My Experience Celebrating Eid In Japan

A post on my experience celebrating Eid in Japan.

To all Muslims, happy Eid Mubarak! It was no surprise that from yesterday, all my social media timeline are filled with everyone’s photos donning beautiful Eid outfits and delicious traditional Malay cuisines. My thumb finger is tired from pressing like all day and wishing everyone Happy Eid Mubarak. I’ve shared on my Ramadan experience in Japan before so today I’m going to share my experience celebrating Eid in Japan.

Experience Celebrating Eid In Japan; me pressing likes on instagram

Take all of my likes guys

My Experience Celebrating Eid In Japan

But wait, what is Eid?

Eid or Eid al Fitr is the 10th month in the Islamic calendar, a month after Ramadan, the fasting month. For Muslims, Eid al Fitr is the biggest holiday/festival. We celebrated our win in Ramadan from battling ourselves physically and spiritually.

How Malaysians celebrated Eid

2-3 months before Eid, Malaysian already making preparation to celebrate Eid, such as Eid outfits, kuih raya aka traditional Malaysian cookies or desserts etc. In my family, my mom prefers to custom made all of our Eid outfits and would set a matching theme colour every year. I think I’ve worn most colours except black because my mom said it would be hot and sweaty.

I dug all of my old photos and I found 2 photos during Eid, one with the red colour theme and one with the yellow colour theme. To be honest, I hate wearing bright colours and once complained it to my dad but in my family,

Mum is always right,
by Dad

3-4 days before Eid, people would rush to go back to either mother/father sides’ hometown (read:balik kampung) The cities would be empty and the highway road congested. I’m glad that I’m not the one driving.


Image from source

Highway during Eid holiday peak.

On the last Ramadan night, everyone would prepare for the eid dishes together or playing fireworks. And, in Eid morning, we would wear pretty new clothes, asking for forgiveness from family and relatives while asking for the highlight, duit raya! aka money given by the adults. Basically, our version of Chinese angpow tradition.

fashion man people woman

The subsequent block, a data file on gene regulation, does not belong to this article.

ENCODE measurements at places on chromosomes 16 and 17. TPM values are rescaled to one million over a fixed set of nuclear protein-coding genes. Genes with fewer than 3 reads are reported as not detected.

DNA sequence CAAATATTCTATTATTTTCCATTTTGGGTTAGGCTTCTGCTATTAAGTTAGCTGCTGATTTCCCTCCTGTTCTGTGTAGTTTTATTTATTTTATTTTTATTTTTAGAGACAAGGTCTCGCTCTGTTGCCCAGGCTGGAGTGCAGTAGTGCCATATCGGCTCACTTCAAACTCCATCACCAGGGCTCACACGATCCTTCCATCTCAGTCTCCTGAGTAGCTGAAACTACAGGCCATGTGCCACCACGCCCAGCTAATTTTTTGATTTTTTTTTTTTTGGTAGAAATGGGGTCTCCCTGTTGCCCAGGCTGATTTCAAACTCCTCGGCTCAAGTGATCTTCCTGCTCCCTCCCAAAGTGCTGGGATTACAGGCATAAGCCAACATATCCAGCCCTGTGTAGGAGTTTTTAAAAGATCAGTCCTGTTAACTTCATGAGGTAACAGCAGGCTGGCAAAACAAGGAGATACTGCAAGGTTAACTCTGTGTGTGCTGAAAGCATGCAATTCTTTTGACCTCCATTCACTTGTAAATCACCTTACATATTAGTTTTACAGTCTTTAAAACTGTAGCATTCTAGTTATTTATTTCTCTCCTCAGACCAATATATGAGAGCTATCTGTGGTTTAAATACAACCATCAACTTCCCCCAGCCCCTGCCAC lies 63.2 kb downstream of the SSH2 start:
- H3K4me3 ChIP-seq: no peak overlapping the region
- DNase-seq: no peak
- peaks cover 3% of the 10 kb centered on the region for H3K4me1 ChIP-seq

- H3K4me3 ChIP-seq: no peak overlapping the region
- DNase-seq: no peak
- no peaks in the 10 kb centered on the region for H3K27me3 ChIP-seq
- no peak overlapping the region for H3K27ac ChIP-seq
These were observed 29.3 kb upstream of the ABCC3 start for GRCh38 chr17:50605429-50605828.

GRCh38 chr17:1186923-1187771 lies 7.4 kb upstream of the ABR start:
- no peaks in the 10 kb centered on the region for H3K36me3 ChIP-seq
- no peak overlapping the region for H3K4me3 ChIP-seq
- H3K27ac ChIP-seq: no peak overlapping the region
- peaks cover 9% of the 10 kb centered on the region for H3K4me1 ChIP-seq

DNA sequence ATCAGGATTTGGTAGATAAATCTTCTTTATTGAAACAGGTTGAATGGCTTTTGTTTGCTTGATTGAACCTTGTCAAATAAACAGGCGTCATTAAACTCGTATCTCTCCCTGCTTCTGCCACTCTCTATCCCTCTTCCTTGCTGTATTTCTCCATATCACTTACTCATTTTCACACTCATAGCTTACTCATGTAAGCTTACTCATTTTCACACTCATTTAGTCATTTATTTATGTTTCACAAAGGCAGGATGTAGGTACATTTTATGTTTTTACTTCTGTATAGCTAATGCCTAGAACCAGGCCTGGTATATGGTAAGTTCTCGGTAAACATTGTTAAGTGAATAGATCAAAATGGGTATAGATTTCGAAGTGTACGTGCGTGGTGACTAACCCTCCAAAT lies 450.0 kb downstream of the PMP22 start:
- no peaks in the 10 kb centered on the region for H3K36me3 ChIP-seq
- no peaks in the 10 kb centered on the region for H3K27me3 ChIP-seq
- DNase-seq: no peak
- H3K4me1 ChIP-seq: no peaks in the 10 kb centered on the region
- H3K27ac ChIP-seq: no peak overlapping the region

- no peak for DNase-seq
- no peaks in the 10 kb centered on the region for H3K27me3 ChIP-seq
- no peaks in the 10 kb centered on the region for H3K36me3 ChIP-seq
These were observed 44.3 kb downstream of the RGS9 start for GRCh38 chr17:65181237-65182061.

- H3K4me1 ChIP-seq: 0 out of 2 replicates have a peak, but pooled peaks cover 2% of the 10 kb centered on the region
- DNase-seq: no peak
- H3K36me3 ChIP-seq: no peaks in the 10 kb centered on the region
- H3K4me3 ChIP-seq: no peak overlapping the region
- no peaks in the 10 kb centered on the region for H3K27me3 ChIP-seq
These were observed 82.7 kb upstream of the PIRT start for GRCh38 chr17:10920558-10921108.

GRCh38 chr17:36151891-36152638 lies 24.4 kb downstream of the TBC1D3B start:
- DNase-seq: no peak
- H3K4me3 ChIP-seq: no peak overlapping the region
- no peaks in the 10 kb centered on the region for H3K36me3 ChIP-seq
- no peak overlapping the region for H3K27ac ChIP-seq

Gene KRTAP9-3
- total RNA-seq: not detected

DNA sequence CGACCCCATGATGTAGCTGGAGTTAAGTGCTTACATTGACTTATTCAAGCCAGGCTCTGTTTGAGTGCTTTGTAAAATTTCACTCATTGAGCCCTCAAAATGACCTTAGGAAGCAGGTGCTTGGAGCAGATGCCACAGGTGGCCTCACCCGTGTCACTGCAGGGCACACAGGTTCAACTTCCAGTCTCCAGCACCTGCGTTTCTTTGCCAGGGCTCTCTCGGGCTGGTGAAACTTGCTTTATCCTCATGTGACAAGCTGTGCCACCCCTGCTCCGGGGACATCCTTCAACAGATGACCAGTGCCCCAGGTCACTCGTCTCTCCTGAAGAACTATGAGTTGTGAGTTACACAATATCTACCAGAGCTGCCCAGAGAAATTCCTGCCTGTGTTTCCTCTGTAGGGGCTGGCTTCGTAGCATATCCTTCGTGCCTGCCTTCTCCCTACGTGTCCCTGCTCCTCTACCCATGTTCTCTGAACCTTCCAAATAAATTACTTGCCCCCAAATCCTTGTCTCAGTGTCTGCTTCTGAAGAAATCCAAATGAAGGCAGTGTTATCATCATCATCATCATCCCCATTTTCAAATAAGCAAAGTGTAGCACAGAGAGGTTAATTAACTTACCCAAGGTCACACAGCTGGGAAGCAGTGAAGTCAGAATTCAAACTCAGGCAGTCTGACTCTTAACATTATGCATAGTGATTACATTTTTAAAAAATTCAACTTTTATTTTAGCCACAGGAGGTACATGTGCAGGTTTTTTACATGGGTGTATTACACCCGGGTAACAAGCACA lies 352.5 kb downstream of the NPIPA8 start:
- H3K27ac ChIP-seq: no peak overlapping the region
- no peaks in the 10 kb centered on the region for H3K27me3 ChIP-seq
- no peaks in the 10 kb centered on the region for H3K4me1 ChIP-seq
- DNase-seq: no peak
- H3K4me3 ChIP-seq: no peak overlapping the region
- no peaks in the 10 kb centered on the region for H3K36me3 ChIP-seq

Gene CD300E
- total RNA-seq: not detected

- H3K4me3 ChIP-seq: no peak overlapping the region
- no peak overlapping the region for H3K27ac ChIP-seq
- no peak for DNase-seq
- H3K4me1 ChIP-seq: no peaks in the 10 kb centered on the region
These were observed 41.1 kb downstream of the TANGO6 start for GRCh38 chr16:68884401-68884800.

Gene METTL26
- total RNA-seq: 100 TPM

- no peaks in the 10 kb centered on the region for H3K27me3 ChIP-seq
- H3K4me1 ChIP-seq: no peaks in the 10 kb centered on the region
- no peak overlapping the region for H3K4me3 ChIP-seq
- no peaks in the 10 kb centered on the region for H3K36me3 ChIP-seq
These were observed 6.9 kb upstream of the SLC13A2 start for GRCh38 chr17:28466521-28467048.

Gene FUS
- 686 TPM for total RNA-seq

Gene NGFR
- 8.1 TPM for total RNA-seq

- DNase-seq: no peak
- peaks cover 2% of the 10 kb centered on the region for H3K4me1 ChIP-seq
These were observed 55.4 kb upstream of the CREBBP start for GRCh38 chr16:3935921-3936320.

Photo by Ammar Asyraf on

Image from source

Asking for duit raya

After eating a light breakfast, we would go to the mosque, pray together and visit relatives’ tombstones as this is the only chance to do so because not everyone could freely visit their hometown every month to visit the dead.

Some famous open house dishes. Yummy!

8 Unique Ways on How Malaysians Celebrate Eid Al Fitr; Lemang, Ketupat, Rendang

We also have open house tradition where relatives and friends, would visit each other homes to eat, eat and eat. Plus some typical Asian style conversation starter pack.

‘When would you get married?’
‘How many A’s do you get for your exam’
‘You get fat ah! Need to lose weight if not no one would want you’


Excuse me as hide myself in obscurity

My experience celebrating Eid in Japan

In Japan, the Eid celebration is not as festive as in Malaysia but the Embassy, mosque or Islamic Centre would hold a gathering on Eid morning.

I’ve never personally attended any of the gatherings because

  • Too far

When I was a student, I live in Himeji and the nearest mosque is an hour ride train away and I couldn’t bring myself to wake up early.

  • Class/Exam
  • Work

I plan to take a 1 day off on the first Eid but I had a presentation that day *unlucky * so after work, I went to eat some ramen and had myself an Oreo McFlurry.

Thank God, there are still Malaysia/Muslim communities in Japan who held an open house and I went to one last weekend. I managed to fill my stomach with delicious food and met cute crying babies.

Experience Celebrating Eid In Japan; cute baby

One of the babies that I met. Look at her arms, guys! So cute!

So how was everyone’s Eid? Still got duit raya? And to others, how was your weekend?

  1. Hi Rasya! I think this might be one of my favorite posts of yours — even though I don’t celebrate Eid, for some reason I could relate to so many of your experience, e.g. the Asian conversation starter pack. “You get fat ah!” and “Aiyah you got so much skinnier!” is literally what I hear every time I visit my relatives in Hong Kong. I also can’t believe how congested the highways look! That must be insane to experience. Also, the photos of you when you were younger wearing the traditional Eid clothing are so adorable! Your mom is so amazing for being able to hand-make all that clothing. 🙂

    Glad to hear that your Eid celebration went wonderfully!

    1. Yep. lol. My relatives always remind me how I get fat every time we met. Oops, my mom bought the materials but asked the tailor to make it lol. We don’t even have a sewing machine in my house.

      How are your relatives in Hong Kong? I heard the situation has gone bad these past days.

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